So, how can a shareholder facilitate or expedite the use of his suspended losses? There are some options to consider:

  • Make a capital contribution to the corporation (using the shareholder’s own funds, or using funds borrowed from a third party; paying off a corporate debt)
  • Forego distributions by the corporation in profitable years (loan the distributed funds back to the corporation)
  • Accelerate the recognition of income by the corporation
  • Defer the deduction of corporate expenses
  • Make a loan to the corporation (using the shareholder’s own funds, or using funds borrowed from a third party; substituting the shareholder’s note for the corporation’s)

Each of these options presents its own risks and issues. For example, what if the shareholder does not receive additional stock in the corporation in exchange for his capital contribution? Has he made a gift to the other shareholders? He has certainly put more of his money at risk.

Of course, the shareholder can wait until the corporation sells its business. The gain from the sale may generate sufficient basis so as to allow the use of the suspended losses for the year of the sale (though the shareholder will thereby likely realize more gain on a subsequent liquidation of his shares).

However, if the disposition of the business is effected through a sale of stock by the shareholders (without an election to treat it as an asset sale), the suspended losses will disappear. They will also be lost if all of the shares are gifted to another (other than the shareholder’s spouse or to a grantor trust) prior to any sale. The suspended losses will also be lost if the shareholder dies before having used the losses – the step-up in basis for the stock that occurs at death does not benefit the deceased shareholder.

Thus, it may behoove the shareholder to find a way to “consume” the suspended losses before it is too late, provided as always, of course, that the means chosen makes sense from a business perspective.

Recovering Transaction Costs

It is a basic tax principle that the more a seller pays in taxes on the sale of its business, the lower will be the economic benefit realized on the sale; similarly, the more slowly that a buyer recovers the costs it incurs in acquiring a business, the lower will be the return on its investment.

In most cases, these “truths” are only considered in the context of allocating the consideration paid and received for the purchase and sale of a business among the assets comprising the business. An allocation of consideration to the goodwill of the business, for example, will generate capital gain for the seller, and will be recoverable by the buyer over a 15-year amortization period; an allocation to the tangible personal property used in the business may generate significant ordinary income for the seller (in the form of depreciation recapture), though it will be depreciable by the buyer over a relatively shorter period.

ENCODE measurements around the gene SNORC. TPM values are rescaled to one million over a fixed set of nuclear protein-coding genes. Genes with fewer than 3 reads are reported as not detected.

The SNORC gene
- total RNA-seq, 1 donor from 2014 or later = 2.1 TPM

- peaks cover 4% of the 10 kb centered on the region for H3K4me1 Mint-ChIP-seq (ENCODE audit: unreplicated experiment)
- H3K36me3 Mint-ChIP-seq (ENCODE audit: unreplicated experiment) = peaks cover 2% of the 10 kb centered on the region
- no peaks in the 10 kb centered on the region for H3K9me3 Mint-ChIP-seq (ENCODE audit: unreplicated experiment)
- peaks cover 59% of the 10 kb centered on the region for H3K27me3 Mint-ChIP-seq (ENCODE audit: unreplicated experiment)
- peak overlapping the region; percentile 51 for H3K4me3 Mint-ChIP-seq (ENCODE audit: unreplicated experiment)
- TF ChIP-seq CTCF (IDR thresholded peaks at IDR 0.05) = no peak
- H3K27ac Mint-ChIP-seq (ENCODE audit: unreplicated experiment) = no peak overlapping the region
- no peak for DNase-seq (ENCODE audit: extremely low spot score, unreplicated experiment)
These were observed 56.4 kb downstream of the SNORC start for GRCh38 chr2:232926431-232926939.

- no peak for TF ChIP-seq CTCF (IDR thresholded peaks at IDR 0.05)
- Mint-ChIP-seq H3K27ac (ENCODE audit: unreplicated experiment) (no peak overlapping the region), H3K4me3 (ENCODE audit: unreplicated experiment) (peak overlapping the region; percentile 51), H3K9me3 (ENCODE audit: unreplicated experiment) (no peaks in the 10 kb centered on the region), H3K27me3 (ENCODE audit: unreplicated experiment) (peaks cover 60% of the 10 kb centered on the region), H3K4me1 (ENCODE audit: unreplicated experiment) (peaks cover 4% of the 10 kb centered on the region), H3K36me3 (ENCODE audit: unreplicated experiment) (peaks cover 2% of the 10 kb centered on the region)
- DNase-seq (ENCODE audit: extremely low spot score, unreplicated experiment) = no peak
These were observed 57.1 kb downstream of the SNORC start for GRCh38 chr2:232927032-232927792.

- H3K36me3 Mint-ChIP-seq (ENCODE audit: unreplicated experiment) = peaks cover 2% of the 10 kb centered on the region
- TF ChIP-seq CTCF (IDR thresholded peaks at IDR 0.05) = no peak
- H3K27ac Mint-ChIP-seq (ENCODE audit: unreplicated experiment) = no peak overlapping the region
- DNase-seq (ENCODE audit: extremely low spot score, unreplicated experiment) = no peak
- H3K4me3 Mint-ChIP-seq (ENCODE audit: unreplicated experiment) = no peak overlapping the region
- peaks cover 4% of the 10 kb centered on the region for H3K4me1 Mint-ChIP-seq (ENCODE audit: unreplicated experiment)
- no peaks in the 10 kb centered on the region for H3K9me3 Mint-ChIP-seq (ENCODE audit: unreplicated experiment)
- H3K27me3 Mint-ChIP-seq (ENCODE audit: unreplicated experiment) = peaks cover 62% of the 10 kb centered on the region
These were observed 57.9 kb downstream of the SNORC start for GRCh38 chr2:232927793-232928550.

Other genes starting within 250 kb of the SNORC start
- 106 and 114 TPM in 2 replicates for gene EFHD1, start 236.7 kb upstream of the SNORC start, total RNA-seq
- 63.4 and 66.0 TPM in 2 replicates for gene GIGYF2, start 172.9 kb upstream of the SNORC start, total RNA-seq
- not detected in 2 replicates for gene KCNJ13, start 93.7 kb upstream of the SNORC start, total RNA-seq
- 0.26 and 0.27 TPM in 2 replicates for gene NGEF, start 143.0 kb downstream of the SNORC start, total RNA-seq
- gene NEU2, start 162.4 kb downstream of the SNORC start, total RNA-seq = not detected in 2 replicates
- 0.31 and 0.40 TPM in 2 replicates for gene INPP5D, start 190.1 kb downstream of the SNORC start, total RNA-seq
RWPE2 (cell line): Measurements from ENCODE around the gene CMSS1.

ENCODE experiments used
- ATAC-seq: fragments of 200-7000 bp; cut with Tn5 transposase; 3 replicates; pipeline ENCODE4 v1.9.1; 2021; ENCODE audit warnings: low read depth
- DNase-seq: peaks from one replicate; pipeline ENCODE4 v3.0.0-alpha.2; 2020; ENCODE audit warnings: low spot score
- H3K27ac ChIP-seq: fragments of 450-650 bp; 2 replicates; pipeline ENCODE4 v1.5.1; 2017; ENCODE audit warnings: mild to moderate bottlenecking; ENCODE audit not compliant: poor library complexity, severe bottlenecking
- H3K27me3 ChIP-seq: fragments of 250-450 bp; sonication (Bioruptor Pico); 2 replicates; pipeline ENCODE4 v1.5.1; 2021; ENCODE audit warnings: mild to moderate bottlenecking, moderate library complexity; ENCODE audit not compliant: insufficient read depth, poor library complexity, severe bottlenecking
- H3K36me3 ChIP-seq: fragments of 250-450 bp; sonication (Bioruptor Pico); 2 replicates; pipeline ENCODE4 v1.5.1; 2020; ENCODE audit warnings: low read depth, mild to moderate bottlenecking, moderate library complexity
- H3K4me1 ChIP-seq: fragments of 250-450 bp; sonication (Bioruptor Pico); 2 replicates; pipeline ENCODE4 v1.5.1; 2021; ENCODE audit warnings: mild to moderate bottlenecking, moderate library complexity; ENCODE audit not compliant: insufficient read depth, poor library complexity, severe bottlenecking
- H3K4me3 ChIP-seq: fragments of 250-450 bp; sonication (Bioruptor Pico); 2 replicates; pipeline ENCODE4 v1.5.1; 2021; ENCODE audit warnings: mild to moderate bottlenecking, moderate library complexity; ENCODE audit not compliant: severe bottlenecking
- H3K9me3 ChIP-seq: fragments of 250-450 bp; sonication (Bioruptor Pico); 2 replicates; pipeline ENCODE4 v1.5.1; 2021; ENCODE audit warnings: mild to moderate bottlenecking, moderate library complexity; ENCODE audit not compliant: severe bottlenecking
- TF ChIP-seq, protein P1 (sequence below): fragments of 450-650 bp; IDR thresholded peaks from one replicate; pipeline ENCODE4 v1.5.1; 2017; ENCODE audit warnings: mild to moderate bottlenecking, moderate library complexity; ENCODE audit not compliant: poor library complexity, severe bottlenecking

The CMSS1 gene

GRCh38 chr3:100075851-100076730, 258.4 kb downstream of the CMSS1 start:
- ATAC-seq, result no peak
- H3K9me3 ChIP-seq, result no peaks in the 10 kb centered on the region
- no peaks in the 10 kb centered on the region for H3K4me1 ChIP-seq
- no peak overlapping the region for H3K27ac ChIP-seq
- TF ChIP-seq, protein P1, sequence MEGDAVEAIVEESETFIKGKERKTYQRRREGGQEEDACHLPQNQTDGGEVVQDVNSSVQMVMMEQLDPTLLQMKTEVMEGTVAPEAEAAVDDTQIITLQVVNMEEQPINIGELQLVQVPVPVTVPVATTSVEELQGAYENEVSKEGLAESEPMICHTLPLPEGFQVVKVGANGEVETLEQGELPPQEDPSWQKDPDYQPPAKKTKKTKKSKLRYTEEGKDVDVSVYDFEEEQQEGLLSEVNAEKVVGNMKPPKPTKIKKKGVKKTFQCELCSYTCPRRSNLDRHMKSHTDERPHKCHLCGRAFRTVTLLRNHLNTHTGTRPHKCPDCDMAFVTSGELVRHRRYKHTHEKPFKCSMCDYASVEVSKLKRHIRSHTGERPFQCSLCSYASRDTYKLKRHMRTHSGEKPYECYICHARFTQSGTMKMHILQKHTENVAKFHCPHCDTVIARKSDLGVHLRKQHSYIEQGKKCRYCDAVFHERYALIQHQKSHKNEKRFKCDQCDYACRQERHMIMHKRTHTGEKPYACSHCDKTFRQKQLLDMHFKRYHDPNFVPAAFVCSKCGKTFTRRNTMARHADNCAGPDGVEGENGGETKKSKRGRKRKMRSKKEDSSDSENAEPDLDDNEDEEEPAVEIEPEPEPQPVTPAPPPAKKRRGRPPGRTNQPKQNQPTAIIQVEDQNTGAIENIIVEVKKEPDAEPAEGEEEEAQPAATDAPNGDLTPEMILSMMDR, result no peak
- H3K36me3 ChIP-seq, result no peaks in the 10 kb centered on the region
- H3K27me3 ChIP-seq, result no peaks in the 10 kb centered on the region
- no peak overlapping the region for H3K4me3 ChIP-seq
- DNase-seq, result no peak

There is another element in every transaction, however, that needs to be considered in determining the tax consequences of the purchase and sale, but that is often overlooked until after the transaction has been completed and the parties are preparing the tax returns on which the tax consequences of the transaction are to be reported.

I am referring to the tax treatment of the various costs that are incurred by the buyer and the seller in investigating the acquisition or disposition of a business, in conducting the associated due diligence, in preparing the necessary purchase and sale agreements and related documents and, then, in completing the transaction. Where these costs may be deducted, they generate an immediate tax benefit for the party that incurred them by offsetting the party’s operating income, thereby reducing the economic cost of the transaction. Where the costs must be capitalized (i.e., added to the basis of the acquired property), they may reduce the amount of capital gain realized by the seller on the sale, whereas, in the case of the buyer, they may be recovered over the applicable recovery periods for the assets acquired (up to 39 years, in the case of nonresidential real property), thereby making the deal more expensive.